This Article is From Aug 11, 2016

No Food For 16 Years, Now No Home. Angry Manipur Shuts Out Irom Sharmila.

Irom Sharmila had to return to the hospital where she had been living for the last 16 years.


  • Irom Sharmila wasn't allowed to enter the area where she was offered home
  • Even the local ISKCON temple allegedly did not offer her a place to stay
  • She is reportedly 'dejected' by the public reception she received
IMPHAL: Manipur's Iron Lady, Irom Sharmila, has stopped her fast. And her people find that hard to digest. Offered a home with a friend - 4 kms from her hospital -- the 44 year-old found the gates of the locality barred. Even the local ISKCON temple did not offer her a place to stay.

Disappointed, Sharmila had to return to the hospital where she had been living for the last 16 years, force-fed from time to time.

Late on Wednesday evening, Sharmila was offered a shelter by the Manipur chapter of Indian Red Cross, where she can stay till an alternative is found.

"When I saw the news reports that Sharmila had nowhere to go, I felt very bad," said Dr Y Mohan Singh, honorary secretary of the Indian Red Cross Society, Manipur. "We discussed the issue threadbare, since there are many social and security considerations.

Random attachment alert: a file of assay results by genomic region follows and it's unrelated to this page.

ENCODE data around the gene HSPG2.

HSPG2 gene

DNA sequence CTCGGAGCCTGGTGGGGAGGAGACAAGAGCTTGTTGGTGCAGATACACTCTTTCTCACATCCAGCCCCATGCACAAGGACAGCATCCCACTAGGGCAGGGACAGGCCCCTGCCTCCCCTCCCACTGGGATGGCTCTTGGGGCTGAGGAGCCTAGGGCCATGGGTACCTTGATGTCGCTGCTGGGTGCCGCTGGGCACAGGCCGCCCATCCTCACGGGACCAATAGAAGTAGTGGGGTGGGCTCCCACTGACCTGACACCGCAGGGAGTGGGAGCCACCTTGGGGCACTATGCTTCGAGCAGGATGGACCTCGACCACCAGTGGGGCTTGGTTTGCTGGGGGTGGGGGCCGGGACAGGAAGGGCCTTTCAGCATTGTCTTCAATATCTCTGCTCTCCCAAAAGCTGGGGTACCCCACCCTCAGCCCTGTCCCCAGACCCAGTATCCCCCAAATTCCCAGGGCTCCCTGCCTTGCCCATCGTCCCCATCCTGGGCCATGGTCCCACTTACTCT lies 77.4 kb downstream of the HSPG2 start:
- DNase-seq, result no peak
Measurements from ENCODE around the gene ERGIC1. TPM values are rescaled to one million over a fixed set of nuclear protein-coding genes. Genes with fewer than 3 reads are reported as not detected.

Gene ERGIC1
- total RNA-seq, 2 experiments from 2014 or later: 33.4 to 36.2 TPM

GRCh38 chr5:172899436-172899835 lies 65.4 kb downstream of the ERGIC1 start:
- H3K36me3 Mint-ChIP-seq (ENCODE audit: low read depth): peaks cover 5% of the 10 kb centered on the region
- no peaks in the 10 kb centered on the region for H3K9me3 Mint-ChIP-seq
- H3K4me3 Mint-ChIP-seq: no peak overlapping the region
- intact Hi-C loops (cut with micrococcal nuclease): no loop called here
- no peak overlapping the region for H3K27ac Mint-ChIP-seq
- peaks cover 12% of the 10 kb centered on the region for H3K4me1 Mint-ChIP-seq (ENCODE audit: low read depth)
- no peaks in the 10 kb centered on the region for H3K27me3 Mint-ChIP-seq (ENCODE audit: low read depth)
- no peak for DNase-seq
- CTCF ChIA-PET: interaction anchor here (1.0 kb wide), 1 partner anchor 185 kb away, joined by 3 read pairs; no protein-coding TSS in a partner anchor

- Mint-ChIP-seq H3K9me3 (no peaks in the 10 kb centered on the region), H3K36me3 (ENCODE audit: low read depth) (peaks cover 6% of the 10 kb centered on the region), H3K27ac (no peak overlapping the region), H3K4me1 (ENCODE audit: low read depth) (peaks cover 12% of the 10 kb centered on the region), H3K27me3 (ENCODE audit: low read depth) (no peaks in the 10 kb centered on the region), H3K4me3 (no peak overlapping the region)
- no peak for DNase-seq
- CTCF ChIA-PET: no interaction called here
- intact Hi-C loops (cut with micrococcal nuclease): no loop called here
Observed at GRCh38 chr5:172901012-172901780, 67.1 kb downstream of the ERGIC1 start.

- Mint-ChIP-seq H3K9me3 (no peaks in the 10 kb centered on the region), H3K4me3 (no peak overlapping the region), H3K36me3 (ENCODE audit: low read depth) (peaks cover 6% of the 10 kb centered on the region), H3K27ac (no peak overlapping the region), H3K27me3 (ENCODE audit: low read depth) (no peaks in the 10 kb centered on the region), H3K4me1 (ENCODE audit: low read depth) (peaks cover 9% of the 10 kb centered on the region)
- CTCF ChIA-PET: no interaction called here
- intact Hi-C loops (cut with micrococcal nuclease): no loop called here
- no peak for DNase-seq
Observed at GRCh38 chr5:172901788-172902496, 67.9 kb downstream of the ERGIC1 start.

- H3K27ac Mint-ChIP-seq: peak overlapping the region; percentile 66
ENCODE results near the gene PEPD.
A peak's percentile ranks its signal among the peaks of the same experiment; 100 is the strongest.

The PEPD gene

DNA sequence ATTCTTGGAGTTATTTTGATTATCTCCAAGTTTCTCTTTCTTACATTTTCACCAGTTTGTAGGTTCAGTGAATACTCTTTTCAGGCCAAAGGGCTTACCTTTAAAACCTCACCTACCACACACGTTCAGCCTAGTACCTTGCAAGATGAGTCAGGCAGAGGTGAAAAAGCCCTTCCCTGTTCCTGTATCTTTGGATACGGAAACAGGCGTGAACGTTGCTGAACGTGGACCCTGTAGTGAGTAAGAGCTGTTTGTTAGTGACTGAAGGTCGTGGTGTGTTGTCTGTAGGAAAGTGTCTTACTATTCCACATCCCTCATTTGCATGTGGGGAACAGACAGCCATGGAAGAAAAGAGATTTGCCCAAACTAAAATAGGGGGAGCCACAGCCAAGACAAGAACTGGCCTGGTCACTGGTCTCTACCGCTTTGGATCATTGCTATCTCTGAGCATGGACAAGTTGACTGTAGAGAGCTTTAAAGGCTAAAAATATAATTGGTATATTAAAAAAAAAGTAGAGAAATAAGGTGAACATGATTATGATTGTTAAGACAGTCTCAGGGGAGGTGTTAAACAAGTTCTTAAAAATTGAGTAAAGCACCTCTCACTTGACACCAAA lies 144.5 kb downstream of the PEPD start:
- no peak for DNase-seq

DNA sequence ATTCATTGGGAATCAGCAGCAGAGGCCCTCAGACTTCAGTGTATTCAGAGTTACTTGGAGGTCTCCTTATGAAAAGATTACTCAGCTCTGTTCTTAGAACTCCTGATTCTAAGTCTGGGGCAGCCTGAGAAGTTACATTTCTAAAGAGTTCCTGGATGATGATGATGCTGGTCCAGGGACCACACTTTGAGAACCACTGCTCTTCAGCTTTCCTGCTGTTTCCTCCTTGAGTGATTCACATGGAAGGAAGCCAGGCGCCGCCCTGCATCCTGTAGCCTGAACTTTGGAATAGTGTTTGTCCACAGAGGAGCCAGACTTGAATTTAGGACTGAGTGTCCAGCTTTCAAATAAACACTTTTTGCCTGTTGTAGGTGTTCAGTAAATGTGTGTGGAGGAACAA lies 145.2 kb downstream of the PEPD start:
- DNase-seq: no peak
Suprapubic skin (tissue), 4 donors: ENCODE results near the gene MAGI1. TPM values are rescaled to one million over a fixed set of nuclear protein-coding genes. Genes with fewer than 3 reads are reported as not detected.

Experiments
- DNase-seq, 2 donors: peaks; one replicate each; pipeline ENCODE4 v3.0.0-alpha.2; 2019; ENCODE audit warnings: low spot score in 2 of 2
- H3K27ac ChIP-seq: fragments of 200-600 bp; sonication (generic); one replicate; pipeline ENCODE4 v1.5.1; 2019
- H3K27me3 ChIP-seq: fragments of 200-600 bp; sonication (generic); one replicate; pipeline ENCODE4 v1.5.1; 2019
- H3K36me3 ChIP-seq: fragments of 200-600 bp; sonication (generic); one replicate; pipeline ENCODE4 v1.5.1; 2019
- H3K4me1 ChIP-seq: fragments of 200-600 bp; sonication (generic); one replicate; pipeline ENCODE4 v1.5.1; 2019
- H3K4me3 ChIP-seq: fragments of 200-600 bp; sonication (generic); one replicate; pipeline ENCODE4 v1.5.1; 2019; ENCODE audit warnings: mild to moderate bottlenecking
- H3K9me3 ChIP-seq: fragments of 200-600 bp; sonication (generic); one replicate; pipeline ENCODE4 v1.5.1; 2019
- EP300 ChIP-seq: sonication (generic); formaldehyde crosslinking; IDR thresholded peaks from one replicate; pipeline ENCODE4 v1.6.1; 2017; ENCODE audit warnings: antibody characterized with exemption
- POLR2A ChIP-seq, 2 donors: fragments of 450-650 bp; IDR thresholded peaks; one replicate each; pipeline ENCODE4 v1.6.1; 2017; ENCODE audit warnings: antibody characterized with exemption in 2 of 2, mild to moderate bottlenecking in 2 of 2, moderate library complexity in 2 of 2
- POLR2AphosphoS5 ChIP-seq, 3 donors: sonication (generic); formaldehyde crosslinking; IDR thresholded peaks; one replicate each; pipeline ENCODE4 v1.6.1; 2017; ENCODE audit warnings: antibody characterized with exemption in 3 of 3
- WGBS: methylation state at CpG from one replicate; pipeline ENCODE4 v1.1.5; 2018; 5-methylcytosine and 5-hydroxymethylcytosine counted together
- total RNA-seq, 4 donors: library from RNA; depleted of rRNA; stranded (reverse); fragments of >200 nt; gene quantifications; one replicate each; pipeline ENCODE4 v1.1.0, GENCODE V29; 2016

But finally we decided unanimously that we must give her shelter on humanitarian grounds," Mr Singh said.  

Back at the hospital, Sharmila drank Horlicks mixed with honey and spoke of her heartbreak.  

"They misunderstood my step. I didn't give up on my struggle, I have just changed my tactic," she said. "I want them so much to know me, not their version of me. Their harsh reaction to an innocent human being... They were very harsh." She lapsed into silence.

 "I personally felt very bad when we turned Sharmila away," said Dr TH Suresh, who had offered her a home. "But locals felt that her presence may cause security problems as militant groups have threatened her."

But outside his office, a young student said, "Irom Sharmila has let down the battle against AFSPA so we don't want her here. She had started her agitation. She should have ended it."

On her way back from vegetable market, a woman of around Sharmila's age, said: "Sharmila has the right to live her life, marry and have a family. But to start to an agitation against AFSPA and then leaving it half way... it is just not done."

The anger against Sharmila is evident on the streets of Imphal. But it is not universal.

Social worker Victor rose strongly in her defence. "We are doing her a great injustice. Irom Sharmila has the right to lead her own life," he said.